Lady Liberty, seen from the water.
Whenever I read depressing news from eastern Europe , I look up and utter a short prayer. It goes like this:
Thank you, great-grandfather.
I’ve never met him. He died before I was born. But he did more to shape my life than anyone I’ve ever met. A little more than 100 years ago, he decided to leave Ukraine and come to America, leaving behind all the terrible things that would happen in that part of the world in the century to come. Because of him, those problems are all someone else’s. Not mine.
But the story of the Stanchaks in America isn’t like most European immigrant stories. There was no master plan to start fresh in America, no drive for a better life. My great-grandfather wasn’t one of the huddled masses yearning to breathe free. He came over on a lark and then one thing led to another and then there was a war and he just kind of … stayed. He left people behind. And some of those people must have died in the horrors to come, but not all. Some survived and had children, who had kids of their own, who had kids of their own. And some of those people came to America later and are some still over there. I know. I’ve checked.
When I was nine or ten, I asked my father’s father if he spoke any Ukrainian. He was quiet for a second, like he hadn’t heard me. Then sat down beside me, looked me in the eye and said,
“You don’t need any of that. Always remember that if it were better there, we would have stayed.”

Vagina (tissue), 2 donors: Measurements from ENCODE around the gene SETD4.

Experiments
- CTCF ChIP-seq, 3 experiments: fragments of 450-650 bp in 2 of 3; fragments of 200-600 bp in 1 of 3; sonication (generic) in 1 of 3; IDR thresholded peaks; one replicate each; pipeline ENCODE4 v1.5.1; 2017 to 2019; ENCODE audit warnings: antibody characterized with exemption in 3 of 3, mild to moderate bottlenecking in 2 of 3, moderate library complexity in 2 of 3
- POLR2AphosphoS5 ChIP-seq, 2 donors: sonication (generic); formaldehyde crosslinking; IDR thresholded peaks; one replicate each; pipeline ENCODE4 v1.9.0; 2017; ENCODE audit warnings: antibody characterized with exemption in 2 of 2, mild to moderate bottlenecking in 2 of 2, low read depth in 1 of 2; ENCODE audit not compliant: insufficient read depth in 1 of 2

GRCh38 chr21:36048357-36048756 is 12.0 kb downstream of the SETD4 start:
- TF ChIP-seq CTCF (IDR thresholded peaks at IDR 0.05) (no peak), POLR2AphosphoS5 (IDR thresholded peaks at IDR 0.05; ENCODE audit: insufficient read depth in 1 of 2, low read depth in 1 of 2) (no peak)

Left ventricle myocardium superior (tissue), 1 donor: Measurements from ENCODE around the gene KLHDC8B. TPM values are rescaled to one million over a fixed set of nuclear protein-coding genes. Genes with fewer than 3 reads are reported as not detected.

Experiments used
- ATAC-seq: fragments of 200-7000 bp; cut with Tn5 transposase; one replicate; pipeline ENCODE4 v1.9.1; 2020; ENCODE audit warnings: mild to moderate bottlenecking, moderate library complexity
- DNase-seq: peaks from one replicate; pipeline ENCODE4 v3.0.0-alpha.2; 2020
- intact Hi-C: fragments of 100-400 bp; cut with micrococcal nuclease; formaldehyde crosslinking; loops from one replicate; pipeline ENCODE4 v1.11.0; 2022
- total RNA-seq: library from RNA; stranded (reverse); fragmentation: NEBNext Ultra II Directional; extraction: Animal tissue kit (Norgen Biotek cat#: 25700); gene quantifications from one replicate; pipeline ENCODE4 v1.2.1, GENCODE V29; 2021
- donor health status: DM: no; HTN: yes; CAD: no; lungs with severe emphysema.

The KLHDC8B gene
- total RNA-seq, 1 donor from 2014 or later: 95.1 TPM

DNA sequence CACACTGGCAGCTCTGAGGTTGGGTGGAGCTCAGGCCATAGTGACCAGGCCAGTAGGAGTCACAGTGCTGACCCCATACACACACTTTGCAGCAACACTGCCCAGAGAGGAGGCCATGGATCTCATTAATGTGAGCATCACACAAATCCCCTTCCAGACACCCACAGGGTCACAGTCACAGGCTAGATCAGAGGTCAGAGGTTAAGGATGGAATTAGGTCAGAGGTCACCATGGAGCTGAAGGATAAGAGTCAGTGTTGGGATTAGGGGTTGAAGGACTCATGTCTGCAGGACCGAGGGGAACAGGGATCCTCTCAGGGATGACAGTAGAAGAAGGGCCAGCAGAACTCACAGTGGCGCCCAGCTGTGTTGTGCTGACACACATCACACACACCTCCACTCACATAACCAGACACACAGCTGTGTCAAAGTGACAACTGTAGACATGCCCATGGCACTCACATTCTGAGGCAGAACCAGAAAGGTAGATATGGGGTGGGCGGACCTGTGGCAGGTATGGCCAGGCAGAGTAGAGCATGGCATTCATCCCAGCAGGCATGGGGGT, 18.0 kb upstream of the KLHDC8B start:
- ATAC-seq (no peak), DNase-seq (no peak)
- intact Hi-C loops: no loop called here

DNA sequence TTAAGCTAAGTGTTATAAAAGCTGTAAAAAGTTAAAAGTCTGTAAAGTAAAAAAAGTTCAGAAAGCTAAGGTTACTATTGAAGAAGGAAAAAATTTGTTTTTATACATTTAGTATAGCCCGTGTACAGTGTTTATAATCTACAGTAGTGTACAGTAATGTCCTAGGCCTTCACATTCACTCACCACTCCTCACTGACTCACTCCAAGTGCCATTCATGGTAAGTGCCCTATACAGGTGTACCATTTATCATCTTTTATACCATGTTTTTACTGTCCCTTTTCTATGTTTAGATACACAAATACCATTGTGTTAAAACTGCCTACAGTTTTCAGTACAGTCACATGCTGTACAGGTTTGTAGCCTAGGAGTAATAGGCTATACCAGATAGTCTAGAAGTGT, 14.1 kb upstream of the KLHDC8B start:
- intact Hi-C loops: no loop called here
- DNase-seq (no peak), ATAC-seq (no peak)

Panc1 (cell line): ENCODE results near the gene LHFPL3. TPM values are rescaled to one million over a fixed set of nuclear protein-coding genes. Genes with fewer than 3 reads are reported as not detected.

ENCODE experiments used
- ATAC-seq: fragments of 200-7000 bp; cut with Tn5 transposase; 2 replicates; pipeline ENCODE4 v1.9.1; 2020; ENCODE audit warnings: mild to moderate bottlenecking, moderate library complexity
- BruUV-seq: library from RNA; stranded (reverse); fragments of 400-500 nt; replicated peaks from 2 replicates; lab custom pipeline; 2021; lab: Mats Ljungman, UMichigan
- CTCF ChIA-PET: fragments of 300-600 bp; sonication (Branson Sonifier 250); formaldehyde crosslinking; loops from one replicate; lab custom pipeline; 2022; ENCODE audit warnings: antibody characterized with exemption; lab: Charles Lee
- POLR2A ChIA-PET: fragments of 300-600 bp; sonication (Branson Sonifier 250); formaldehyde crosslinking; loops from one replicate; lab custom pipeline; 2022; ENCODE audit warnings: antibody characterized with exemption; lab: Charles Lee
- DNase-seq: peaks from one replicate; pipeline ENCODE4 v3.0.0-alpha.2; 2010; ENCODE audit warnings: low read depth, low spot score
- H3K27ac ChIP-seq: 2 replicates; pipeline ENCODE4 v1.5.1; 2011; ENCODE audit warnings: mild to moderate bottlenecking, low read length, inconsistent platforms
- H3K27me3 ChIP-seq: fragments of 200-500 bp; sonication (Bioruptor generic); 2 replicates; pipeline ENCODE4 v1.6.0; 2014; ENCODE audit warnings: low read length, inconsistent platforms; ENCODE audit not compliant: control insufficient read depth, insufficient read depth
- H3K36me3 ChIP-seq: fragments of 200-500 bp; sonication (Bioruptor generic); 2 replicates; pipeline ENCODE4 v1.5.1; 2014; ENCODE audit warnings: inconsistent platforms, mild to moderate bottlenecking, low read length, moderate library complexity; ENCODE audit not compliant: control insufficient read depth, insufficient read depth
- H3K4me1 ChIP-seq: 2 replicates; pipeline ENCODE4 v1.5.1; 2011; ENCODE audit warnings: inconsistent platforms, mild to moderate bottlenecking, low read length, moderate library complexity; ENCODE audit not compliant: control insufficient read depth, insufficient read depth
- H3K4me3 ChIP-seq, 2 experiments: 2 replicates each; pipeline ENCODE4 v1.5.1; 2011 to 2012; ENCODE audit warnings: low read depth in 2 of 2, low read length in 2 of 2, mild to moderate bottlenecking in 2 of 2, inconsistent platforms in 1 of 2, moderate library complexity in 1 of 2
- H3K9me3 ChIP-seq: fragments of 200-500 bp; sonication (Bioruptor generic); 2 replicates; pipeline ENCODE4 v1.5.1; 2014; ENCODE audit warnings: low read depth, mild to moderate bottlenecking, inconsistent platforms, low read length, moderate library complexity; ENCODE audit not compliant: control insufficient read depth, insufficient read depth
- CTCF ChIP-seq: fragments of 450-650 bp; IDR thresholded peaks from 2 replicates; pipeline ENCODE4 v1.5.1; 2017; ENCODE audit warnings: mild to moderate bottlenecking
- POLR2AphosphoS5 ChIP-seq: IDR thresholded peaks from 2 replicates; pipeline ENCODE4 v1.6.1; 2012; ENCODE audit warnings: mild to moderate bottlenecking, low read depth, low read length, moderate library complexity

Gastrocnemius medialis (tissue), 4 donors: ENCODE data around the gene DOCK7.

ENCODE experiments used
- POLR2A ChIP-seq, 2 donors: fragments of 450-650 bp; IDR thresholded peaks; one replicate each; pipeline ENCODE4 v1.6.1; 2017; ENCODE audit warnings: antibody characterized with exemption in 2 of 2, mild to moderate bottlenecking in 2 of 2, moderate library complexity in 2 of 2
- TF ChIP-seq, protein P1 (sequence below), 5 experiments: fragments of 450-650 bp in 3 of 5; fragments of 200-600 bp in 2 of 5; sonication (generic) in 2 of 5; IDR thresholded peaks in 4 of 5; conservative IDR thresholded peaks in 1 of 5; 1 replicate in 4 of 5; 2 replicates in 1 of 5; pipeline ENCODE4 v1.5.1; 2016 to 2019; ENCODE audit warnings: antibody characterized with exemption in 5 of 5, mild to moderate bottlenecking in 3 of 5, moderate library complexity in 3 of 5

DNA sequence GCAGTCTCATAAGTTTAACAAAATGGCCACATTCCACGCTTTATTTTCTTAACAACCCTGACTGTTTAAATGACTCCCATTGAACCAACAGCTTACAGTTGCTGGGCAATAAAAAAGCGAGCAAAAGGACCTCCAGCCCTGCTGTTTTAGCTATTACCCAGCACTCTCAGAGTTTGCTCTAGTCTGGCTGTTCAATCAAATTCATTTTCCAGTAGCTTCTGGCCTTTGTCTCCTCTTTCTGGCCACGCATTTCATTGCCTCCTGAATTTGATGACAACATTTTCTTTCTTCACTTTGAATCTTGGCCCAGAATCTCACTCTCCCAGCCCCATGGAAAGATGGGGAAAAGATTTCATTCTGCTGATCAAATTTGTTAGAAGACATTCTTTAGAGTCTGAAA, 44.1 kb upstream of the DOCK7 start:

That was good enough for me. At least, until I went away to boarding school.
My school had students from all over the world. I disliked them all instantly. I told myself it was because they insisted on speaking German or Thai or Korean to each other, which I saw as both rude and foolhardy. Didn’t they know English was the best language? Didn’t they know that if wherever they were from was better they would have stayed?
But of course, I was just jealous. Nothing puts a middle-class Pennsylvania childhood into sharp relief like hearing about someone else’s much more exotic upbringing. I envied everything about their homelands, even the parts they found embarrassing. Being from another place gave them a story to tell, a secret to share — and an excuse for any and all uncool behavior. I wanted what they had. I wanted a better story to tell.
I started to play up my Ukrainian heritage. Of course, I didn’t actually know anything about Ukraine, its people or their customs. I was just making educated guesses by extrapolating family traits into national ones. My dad was always feuding with one of our next-door neighbors, so blood feuds became a part of my ethnic identity. My grandfather was a great salesman, so of course I came from a mercantile culture. You get the picture.
If I’d been more modest in my fabrications, the whole thing would have been out of my system in a week. Someone would have called me out for making stuff up and that would have been the end of it. Very embarrassing. But I never tell a small lie where a big one will do — and luckily the big lies were funny ones. The whole thing morphed into a series of running jokes about my “homeland” and its goofy traditions. As the hyperbole got more ridiculous and profane, I started to feel bad about pretending I was still talking about Ukraine. And so I made up a new homeland for myself: Stanchakistan.
One spring I wrote a gag article for the April Fool’s edition of the school newspaper about a new class being offered in Stanchakistani studies. I sent a copy to my dad. He responded with a list of “factual errors” in the original piece. From then on, Stanchakistan wasn’t my joke; it was ours. Now we bat around ideas for national mottoes on car trips, we debate what the currency should be called over lunch. At this point, my dad has added more to the mythos than I have. He’s drawn up maps, people. Real maps for a fake country.
Does that mean I’m from Stanchakistan?